John Joseph Thomson (1856-1940) was born in Manchester, England on
the 18 of December 1856. In 1876 he won a competition to attend Cambridge University in
England, where he lived for the rest of his life. At the age of 28 he was appointed
Cavendish Professor of Experimental Physics at Cambridge University. In 1906 he was
awarded the Nobel Prize for physics for his research into cathode rays.
Thomson worked with cathode rays and believed them
to be particles mainly because they were deflected in magnetic fields. He started to
explore X rays and demonstrated their power to make a gas electrically conductive. After
this he returned to his research on cathode rays. He decided that cathode rays were
negatively charged because of the way they were deflected in one of his experiments and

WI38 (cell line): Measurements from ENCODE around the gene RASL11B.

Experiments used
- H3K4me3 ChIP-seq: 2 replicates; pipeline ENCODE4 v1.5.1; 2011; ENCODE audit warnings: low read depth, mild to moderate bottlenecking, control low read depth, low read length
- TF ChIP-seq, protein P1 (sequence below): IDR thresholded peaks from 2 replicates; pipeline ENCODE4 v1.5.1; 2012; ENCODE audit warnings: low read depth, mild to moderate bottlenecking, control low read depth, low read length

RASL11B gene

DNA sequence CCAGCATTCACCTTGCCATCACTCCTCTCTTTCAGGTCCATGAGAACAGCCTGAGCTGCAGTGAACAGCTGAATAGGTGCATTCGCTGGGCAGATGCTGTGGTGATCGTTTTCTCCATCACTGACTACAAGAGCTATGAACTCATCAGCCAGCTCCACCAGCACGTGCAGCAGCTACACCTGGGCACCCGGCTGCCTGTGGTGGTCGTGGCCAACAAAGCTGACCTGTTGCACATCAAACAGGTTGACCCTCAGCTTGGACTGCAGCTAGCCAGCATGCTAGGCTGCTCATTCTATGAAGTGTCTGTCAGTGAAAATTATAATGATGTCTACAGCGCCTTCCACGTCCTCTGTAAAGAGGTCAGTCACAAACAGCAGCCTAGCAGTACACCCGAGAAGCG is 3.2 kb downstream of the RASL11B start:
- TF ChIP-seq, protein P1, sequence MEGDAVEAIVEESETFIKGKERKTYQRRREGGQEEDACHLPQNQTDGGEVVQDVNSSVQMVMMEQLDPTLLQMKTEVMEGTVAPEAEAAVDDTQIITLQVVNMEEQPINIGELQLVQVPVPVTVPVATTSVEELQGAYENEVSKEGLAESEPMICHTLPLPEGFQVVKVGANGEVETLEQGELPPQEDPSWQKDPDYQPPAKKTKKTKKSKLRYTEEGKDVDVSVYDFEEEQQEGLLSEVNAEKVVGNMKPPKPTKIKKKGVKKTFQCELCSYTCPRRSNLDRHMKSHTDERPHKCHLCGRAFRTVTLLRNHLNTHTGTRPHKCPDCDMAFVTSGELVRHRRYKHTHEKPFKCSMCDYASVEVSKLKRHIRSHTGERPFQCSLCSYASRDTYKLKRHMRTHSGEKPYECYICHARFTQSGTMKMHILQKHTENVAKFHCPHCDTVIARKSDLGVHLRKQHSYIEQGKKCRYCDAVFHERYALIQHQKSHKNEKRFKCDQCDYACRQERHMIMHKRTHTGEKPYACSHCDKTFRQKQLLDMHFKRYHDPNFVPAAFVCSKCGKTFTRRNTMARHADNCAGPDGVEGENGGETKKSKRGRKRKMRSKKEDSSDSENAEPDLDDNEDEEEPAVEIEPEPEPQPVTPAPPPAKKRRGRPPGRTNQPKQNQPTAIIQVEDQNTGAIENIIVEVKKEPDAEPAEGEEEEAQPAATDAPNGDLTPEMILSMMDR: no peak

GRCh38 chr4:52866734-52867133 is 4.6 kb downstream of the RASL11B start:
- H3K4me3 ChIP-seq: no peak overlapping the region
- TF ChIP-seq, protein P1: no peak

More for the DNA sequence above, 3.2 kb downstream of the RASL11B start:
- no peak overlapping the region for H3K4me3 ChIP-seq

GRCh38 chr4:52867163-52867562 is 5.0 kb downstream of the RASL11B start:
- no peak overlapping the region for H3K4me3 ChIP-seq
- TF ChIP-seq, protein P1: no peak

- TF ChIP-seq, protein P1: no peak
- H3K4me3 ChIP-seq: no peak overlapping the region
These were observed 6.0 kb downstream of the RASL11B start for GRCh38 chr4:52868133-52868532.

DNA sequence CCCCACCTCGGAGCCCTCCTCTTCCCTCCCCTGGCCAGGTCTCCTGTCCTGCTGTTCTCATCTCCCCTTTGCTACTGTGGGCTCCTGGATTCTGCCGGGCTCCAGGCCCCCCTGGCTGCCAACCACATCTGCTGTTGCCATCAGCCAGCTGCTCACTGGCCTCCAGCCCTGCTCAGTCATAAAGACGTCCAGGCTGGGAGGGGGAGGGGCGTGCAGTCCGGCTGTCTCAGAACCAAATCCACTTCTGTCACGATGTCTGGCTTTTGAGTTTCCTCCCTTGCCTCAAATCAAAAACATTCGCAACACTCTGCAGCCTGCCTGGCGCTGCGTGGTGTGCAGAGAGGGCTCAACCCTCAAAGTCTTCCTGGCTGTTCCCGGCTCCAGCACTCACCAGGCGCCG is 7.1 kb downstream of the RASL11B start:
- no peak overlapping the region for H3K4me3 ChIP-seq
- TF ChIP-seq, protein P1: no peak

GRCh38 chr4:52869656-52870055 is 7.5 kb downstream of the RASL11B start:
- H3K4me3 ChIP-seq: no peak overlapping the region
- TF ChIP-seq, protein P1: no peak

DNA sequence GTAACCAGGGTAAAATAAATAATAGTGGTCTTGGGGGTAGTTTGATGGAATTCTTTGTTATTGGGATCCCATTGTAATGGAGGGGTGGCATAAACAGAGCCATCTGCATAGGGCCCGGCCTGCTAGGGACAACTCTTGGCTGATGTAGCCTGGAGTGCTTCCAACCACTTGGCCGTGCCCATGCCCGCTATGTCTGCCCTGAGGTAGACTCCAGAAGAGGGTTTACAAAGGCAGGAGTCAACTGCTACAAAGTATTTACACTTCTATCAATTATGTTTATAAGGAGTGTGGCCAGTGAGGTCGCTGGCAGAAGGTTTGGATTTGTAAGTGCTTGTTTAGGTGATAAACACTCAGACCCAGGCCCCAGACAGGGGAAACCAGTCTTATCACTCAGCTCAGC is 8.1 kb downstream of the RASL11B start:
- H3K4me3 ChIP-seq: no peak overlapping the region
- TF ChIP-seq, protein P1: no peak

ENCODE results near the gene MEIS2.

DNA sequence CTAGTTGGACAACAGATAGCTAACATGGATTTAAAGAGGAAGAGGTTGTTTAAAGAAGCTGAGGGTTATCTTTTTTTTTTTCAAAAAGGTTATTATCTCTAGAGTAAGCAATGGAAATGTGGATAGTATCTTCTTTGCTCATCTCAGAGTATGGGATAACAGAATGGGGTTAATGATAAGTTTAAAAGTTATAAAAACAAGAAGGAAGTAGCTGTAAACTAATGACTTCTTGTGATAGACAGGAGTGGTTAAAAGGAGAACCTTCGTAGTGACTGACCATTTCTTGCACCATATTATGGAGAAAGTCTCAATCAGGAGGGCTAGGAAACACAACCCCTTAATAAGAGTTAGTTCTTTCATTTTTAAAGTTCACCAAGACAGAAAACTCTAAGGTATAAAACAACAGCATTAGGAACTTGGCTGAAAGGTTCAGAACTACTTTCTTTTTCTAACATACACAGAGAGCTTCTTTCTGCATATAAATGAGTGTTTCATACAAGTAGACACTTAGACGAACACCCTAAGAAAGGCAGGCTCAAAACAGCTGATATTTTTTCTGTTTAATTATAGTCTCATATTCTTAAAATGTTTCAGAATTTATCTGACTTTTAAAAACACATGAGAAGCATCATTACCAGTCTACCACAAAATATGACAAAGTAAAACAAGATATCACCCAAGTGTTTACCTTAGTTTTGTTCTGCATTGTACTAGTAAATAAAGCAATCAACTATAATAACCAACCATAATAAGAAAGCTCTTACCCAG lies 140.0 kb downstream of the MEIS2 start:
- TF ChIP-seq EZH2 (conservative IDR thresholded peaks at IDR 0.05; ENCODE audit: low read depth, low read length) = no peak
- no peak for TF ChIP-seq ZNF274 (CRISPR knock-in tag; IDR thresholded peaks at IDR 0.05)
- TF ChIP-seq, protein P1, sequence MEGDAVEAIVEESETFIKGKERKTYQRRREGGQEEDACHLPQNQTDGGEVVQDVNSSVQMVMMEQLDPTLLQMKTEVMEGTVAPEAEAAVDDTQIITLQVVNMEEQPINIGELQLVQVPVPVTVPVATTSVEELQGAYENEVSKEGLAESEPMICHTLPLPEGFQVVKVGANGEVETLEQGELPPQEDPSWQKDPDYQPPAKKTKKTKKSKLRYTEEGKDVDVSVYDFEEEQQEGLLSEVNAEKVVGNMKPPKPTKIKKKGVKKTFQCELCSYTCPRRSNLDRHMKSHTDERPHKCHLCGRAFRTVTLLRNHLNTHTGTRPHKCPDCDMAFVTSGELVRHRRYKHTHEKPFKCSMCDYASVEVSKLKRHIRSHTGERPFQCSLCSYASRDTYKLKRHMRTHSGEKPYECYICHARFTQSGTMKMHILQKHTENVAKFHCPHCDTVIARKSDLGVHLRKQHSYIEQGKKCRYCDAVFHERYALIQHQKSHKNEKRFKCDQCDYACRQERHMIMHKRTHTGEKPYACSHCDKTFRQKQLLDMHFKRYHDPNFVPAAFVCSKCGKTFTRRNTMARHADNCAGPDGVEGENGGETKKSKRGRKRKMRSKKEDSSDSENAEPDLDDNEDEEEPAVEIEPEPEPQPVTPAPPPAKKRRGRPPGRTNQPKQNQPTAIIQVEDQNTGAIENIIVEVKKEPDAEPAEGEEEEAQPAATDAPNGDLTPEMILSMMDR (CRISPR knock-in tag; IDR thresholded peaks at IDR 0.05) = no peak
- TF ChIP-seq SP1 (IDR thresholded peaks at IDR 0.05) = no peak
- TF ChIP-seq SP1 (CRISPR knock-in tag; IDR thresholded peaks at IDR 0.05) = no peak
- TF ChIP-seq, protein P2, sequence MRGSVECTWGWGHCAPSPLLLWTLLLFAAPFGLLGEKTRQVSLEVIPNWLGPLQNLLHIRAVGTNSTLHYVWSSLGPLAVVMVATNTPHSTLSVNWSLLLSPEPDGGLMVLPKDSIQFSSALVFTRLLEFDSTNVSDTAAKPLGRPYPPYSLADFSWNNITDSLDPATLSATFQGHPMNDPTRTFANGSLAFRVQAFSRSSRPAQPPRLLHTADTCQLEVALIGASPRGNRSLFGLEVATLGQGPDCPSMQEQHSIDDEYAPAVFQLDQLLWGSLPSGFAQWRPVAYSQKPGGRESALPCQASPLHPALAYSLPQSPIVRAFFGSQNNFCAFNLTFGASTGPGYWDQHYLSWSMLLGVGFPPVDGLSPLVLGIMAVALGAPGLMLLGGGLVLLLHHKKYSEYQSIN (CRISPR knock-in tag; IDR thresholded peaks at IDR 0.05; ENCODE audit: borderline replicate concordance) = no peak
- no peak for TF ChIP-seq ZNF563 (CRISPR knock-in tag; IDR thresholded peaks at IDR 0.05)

because the charge to mass ratio was always the same. He suggested that the arrangement
and number of these cathode rays, later named electrons, would determine the chemical
properties of an element.
He produced a theory of how matter was made up
called the "Plum Pudding Model." This model
was later found to be inaccurate. Thompson became the first person to separate isotopes of
the chemical element and in 1913 he found that neon had two forms (isotopes) differing
only in weight. During World War I he was active on the British Governments Board of
Research and Investigation and later he became the president of the Royal society. He also
became Master of Trinity College a post he held to his death.